The Evening Mail revealed last week Mr Gill intends to sell the zoo after his £3.6m expansion plan was delayed until August after the council’s planning committee said it needed more information before it could proceed with the application.
But Cllr Wood said: “The reason he (Mr Gill) can’t move forward at this moment in time is that the Highways Agency have put a stopping order on it, which is nothing to do with Barrow Borough Council.
“We can’t process anything without Highways Agency permission.
“All the flack is directed at the council
Park staff are in mourning as lion cubs die
UPSET staff at one of the borough's biggest tourist attractions are mourning the death of two lion cubs.
The newborns at Yorkshire Wildlife Park tragically died after appearing to be rejected by their mother.
Earlier this year the park in Warning Tongue Lane, Branton, successfully completed a mission to rescue 13 lions from a Romanian zoo and
Police warn of big cat sighting in woodland
POLICE issued a warning yesterday after a large, black cat was spotted in woods in the Highlands.
The animal, which is said to be about the size of a German shepherd dog, was seen by a dog walker at Inshriach, near Kincraig.
Last night Shaun Stevens, a researcher for Big Cats in Britain, said it was not surprising that the cat was seen close to the Highland Wildlife Park, which is home to other large felines.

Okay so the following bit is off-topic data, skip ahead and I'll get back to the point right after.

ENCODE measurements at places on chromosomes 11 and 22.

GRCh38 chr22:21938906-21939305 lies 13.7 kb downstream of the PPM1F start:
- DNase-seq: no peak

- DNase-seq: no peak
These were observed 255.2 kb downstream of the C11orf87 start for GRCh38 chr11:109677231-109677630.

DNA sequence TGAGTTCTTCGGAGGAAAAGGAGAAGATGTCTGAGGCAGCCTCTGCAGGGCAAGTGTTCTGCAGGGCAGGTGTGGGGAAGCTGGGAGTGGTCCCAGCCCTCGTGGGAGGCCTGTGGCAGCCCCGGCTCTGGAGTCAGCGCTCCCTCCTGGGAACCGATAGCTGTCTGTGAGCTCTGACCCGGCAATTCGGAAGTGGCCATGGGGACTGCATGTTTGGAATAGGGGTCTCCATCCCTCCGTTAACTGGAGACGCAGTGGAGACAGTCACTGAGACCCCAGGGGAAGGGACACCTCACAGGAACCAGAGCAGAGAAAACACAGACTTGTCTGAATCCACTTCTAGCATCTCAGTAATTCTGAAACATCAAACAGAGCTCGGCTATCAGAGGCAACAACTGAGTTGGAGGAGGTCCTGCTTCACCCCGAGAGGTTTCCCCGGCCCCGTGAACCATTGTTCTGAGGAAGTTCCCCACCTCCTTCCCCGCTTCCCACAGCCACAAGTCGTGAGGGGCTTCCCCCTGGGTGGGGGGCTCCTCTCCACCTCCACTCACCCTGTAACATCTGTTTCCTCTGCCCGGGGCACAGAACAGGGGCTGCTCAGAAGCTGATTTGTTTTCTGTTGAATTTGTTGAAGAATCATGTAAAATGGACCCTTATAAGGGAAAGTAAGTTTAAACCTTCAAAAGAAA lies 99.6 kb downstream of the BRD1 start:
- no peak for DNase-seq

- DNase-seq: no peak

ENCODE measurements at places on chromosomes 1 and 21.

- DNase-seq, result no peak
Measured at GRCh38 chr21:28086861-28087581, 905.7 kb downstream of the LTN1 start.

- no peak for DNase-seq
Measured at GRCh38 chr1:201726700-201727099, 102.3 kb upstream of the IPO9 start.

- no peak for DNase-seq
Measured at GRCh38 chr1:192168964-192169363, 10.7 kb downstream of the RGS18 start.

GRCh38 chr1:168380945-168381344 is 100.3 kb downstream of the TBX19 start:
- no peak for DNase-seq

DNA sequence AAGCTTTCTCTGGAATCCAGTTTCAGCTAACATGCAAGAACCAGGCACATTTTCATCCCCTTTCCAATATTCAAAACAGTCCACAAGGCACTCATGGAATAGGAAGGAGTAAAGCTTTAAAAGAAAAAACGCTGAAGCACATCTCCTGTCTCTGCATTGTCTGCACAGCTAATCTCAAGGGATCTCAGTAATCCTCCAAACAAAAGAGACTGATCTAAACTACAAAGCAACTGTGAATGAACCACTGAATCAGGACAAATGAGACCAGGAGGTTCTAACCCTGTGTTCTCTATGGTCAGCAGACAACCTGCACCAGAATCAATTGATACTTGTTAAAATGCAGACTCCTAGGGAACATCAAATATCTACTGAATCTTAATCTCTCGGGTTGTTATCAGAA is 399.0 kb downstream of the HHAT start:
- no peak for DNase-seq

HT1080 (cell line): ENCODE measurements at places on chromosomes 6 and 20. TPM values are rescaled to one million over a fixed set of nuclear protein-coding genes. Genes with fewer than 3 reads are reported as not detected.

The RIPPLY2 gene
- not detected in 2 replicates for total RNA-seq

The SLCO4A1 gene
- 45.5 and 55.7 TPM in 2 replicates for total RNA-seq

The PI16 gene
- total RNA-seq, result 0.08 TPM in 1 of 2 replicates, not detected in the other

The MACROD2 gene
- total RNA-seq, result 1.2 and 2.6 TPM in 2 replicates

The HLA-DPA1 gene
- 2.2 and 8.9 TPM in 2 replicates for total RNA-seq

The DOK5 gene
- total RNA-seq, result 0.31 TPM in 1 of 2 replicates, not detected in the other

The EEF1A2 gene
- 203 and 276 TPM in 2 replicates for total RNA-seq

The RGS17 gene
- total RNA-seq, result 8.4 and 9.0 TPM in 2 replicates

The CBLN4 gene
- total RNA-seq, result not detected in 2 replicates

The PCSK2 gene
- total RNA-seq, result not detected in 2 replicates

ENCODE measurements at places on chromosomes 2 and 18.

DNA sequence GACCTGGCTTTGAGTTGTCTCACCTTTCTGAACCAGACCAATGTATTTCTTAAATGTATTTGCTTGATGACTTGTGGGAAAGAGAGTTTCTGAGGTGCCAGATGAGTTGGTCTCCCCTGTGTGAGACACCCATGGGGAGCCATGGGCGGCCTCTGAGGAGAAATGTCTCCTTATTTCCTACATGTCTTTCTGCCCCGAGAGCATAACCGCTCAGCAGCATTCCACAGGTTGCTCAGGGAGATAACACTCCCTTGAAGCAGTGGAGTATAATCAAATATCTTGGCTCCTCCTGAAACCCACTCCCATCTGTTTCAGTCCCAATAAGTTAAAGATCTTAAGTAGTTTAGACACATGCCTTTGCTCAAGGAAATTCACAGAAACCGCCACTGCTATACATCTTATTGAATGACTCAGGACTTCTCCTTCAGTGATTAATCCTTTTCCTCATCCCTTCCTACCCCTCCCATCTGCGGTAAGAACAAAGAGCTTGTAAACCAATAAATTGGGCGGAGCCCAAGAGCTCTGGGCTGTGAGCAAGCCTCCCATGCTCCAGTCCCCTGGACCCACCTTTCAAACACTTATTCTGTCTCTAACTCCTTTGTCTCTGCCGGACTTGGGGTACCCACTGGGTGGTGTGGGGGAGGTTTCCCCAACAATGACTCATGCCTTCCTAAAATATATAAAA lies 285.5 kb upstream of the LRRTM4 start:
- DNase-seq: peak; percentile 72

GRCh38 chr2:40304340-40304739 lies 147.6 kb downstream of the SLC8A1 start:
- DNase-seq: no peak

Mr Stevens, who lives in Campbeltown, Argyll, said: “We do get regular reports of big cats in that area. It’s interesting that it’s also near the wildlife park.
"We got a report from Dartmoor where the owner of the wildlife park was hearing big cat calls outside of his park. When they’re breeding, they smell
Cooperation Urged to Bring Indonesia’s Dwindling Orangutans Back From Brink
Conservationists, wildlife experts and government officials are set to meet today at an international conference in Bali to save the orangutan from extinction.
The International Workshop on Orangutan Conservation, which will run through Friday at the beachside resort town of Sanur, is aimed at stabilizing the habitat and populations of both the Sumatran and Bornean subspecies by 2017, as well as completing a three-year-old rehabilitation program to release previously captive orangutans back into the wild by 2015.
However, the chief of the Borneo Orangutan Survival foundation, Bungaran Saragih, on Wednesday said that very little progress had been made toward either goal.
“First, there are still no visible signs of stabilization of orangutan habitats or their populations,” he said.
“Second, the rehabilitation
Tiger kills man in Indonesia's Aceh province
A tiger mauled a man to death in Aceh province on Indonesia's northern island of Sumatra, state media said Thursday.
The victim, Cut Hasan, 48, is believed to have been attacked Tuesday while herding buffaloes in Pidie district, the state-run Antara news agency
USDA inspector questions Dallas zoo official about zebra death
An inspector from the federal agency overseeing animal welfare paid an unannounced visit to the Dallas Zoo on Tuesday, questioning an official there about the death of a zebra last weekend.
Zoo deputy director Lynn Kramer said he met with a representative of the U.S. Department of Agriculture's Animal and Plant Health Inspection Service for about a half-hour.
He said they discussed the zebra's death, which occurred Saturday when the animal apparently panicked and broke its neck running into the side of a holding pen.
Kramer said it was unclear what